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Financial Focus

PRIVATE investors holding more than €100bn in Greek bonds have
declared publicly they will participate in Greece’s huge debt restructuring,
making it likely that history’s largest sovereign default will proceed as
planned.

GERMANY’s economic rebound, which has helped counter gloom created
by Europe’s debt crisis, was set back in January by an unexpectedly sharp
fall in industrial orders of 2.7% when compared with December.

UK CORPORATE pension shortfalls have increased by an additional
£90bn since the Bank of England resumed gilt purchases last October in
an effort to drive down interest rates, according to an employers’ body.

INTEREST rates set by banks for savings and loans products are no
longer dictated by the Bank of England’s base interest rates and will
continue to rise, according to analysis of the sector. Returns offered to new
savers by lenders are at their highest level for three years, as banks fight
for retail deposits to fund mortgage lending.

US EMPLOYMENT improved in February with the private sector adding
216,000 jobs.

ASIA is set to outspend Europe on defence this year for the first time in
modern history as European Union nations cut military budgets and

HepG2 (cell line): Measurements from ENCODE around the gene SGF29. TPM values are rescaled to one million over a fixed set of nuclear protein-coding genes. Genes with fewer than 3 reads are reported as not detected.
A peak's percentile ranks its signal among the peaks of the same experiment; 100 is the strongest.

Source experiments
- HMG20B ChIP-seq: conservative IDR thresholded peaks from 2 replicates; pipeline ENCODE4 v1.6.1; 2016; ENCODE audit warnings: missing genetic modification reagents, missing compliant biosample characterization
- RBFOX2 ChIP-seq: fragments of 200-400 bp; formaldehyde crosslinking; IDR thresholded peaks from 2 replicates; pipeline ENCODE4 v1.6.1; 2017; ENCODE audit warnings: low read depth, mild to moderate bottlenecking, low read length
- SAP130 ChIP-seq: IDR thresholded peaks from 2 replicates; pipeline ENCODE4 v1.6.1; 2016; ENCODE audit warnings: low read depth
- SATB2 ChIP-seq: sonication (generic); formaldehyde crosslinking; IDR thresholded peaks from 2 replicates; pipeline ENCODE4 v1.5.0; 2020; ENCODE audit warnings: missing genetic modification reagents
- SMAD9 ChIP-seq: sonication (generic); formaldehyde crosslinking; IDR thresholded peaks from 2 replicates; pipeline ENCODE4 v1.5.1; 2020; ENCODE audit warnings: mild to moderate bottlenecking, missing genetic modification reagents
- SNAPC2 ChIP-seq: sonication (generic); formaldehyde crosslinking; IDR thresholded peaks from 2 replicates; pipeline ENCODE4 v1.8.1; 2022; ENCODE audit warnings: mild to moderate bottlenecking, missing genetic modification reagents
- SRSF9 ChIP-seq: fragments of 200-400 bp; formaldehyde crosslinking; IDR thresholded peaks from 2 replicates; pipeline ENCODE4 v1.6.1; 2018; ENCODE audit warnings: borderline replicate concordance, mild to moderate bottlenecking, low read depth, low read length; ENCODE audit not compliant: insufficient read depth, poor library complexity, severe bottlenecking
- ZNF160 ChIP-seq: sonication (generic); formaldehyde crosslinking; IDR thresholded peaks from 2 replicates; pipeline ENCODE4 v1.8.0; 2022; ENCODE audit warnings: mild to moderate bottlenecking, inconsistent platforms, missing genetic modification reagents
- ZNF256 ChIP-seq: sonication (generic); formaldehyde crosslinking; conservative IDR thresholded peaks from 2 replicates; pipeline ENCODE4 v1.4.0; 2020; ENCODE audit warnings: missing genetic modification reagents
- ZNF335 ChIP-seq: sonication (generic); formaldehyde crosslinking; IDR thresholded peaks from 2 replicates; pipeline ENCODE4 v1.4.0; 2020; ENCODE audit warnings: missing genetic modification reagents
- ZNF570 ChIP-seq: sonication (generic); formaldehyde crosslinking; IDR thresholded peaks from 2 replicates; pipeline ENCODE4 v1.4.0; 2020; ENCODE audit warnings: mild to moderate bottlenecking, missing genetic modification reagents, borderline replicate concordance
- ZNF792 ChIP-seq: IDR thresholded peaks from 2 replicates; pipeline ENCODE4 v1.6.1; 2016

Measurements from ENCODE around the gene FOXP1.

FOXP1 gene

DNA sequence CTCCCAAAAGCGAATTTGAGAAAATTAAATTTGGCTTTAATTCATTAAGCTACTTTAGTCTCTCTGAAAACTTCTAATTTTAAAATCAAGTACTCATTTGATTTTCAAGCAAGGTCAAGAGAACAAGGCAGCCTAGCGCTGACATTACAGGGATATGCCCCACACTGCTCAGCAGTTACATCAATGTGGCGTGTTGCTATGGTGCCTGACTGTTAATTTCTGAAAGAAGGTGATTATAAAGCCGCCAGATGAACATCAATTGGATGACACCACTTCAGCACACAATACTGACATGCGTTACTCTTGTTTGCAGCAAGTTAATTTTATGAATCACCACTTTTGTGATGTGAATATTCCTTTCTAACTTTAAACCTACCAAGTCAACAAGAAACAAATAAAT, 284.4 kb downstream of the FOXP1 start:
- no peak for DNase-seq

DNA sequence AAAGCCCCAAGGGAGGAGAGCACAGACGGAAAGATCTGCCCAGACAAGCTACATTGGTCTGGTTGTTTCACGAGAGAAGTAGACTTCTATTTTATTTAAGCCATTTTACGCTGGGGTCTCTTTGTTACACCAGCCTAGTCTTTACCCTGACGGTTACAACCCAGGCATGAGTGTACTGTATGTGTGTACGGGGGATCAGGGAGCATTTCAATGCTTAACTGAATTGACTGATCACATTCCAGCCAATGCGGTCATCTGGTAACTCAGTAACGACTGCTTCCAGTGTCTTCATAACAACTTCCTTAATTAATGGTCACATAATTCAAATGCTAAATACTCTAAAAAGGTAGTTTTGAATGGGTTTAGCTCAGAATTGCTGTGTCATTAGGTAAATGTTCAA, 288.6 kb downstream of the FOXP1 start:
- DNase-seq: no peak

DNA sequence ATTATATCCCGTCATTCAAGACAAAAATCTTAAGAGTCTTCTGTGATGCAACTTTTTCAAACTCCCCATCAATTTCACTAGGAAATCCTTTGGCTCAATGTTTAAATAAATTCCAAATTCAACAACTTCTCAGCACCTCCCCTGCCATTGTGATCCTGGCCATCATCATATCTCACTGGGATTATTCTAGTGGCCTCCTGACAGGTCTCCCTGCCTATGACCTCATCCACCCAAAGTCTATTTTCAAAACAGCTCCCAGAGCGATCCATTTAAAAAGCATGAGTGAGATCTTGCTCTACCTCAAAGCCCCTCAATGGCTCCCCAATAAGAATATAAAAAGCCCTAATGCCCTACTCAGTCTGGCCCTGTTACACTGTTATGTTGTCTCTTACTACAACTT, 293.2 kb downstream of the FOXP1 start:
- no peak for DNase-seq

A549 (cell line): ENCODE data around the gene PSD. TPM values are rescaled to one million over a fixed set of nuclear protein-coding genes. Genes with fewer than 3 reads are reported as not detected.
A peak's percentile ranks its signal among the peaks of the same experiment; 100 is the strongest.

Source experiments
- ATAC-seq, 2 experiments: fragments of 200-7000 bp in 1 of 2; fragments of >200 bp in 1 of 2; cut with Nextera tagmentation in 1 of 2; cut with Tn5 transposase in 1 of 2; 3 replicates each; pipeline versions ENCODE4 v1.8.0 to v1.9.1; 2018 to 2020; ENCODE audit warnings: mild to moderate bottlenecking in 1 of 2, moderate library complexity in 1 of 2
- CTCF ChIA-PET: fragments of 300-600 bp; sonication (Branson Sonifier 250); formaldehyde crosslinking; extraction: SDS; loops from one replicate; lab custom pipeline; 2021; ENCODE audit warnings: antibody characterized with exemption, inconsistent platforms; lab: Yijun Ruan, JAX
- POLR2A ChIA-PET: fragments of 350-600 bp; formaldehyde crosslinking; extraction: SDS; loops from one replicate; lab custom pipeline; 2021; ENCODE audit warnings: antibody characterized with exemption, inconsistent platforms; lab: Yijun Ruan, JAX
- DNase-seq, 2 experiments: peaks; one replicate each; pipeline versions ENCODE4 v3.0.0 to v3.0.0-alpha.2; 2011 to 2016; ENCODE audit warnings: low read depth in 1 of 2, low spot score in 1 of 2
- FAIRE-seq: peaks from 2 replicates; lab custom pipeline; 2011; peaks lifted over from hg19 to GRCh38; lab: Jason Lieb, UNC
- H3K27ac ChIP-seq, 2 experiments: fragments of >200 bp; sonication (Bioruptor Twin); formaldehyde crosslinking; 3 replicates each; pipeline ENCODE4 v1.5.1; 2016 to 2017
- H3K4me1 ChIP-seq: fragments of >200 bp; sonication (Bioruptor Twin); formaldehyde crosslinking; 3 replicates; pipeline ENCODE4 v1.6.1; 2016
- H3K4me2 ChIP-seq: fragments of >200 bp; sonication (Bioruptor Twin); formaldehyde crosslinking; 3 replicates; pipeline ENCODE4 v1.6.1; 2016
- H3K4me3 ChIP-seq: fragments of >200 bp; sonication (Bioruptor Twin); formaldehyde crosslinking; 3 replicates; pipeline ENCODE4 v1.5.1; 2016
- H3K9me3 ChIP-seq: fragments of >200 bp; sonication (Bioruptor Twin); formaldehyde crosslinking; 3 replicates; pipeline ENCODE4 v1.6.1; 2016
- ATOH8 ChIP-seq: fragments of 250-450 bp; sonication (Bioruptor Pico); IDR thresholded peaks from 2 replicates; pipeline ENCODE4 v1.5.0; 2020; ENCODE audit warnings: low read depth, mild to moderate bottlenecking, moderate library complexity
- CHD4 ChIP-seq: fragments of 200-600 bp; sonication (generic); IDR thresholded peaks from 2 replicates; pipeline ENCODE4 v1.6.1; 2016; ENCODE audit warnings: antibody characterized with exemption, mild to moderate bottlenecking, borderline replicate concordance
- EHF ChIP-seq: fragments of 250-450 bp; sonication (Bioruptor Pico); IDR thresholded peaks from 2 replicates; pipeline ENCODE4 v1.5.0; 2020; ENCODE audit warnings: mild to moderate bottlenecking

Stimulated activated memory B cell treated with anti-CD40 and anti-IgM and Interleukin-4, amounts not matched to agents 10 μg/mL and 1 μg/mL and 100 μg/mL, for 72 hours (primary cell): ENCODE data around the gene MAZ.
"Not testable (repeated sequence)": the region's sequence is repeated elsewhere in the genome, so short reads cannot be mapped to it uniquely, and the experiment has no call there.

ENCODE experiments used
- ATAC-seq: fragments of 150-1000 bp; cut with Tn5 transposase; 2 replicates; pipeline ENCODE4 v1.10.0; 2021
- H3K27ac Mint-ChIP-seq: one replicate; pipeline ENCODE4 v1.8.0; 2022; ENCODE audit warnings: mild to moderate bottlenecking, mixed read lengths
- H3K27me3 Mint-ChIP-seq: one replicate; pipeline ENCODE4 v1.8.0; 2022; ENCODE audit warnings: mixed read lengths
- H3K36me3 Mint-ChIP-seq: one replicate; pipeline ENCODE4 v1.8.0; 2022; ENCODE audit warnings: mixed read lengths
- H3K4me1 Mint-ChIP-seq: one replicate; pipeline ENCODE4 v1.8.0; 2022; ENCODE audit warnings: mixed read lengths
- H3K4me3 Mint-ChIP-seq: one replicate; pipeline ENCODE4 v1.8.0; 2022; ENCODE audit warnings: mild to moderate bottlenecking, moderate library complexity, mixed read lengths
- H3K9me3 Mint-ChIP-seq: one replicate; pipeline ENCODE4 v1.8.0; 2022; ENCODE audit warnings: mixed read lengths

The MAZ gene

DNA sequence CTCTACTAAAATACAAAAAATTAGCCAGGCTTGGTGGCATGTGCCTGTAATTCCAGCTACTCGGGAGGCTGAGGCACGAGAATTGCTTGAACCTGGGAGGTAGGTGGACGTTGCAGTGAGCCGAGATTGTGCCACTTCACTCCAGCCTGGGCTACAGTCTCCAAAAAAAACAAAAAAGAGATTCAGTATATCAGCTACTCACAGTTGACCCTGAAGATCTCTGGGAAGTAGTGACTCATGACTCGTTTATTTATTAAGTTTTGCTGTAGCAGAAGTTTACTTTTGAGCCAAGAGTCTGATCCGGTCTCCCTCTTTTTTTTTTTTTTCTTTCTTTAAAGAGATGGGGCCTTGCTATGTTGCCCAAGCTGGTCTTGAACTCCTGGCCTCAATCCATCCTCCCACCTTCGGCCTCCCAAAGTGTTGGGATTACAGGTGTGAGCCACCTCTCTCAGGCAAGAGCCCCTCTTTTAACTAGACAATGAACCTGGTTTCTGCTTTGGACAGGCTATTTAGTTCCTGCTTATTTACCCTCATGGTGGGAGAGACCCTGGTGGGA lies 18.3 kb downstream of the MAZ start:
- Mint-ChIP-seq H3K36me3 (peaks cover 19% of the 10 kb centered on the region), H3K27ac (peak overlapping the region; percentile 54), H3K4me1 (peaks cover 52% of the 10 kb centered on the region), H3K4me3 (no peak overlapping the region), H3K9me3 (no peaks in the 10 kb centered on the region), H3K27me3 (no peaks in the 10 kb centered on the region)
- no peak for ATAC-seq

Chinese expenditure rises, highlighting a shift in military power.

Markets:
US stocks broke a three-day losing steak yesterday, recovering some of
the recent losses after US private sector jobs increased more than
expected.

ASIAN stocks were lifted by improving prospects for a Greek debt swap deal and a recovery in the US labour market while a weaker yen boosted Japanese exporters.

EUROPE’s equity markets are seen opening higher today, with investors positioning themselves for more upbeat news on the US economy and betting Greece will be able to carry off a key bond swap needed to avoid a chaotic default. A slightly better than expected U.S. private sector employment report has paved the way for further gains in the run up to Friday’s keenly-watched non-farm payrolls report, for which Thursday’s weekly jobs data will bring some final clues.

Currencies:
THE YEN weakened against all of its major peers after Japan posted a record current-account deficit, threatening to undermine the currency’s haven status. THE EURO advanced for a second day against the yen and the dollar before Greece’s debt-swap offer to private creditors concludes at 10 pm Athens time today. The dollar was 0.7% from a ninemonth high against the yen as speculation eased that the Federal Reserve will provide further stimulus.

Energy:
OIL traded near the highest price in two days on signs that sanctions on Iran are succeeding in cutting its crude exports.
Analysts believe, however, that oil may decline in the second quarter on weakening seasonal demand, an economic slowdown in China and an easing in Middle East tension.

Commodities:
GOLD climbed for a second day, as record bullion holdings in exchange-traded products signaled stronger investor demand, while Greece’s progress toward a second bailout boosted the appeal of equities and commodities. SPOT SILVER gained overnight, extending yesterday’s 1.4% advance.

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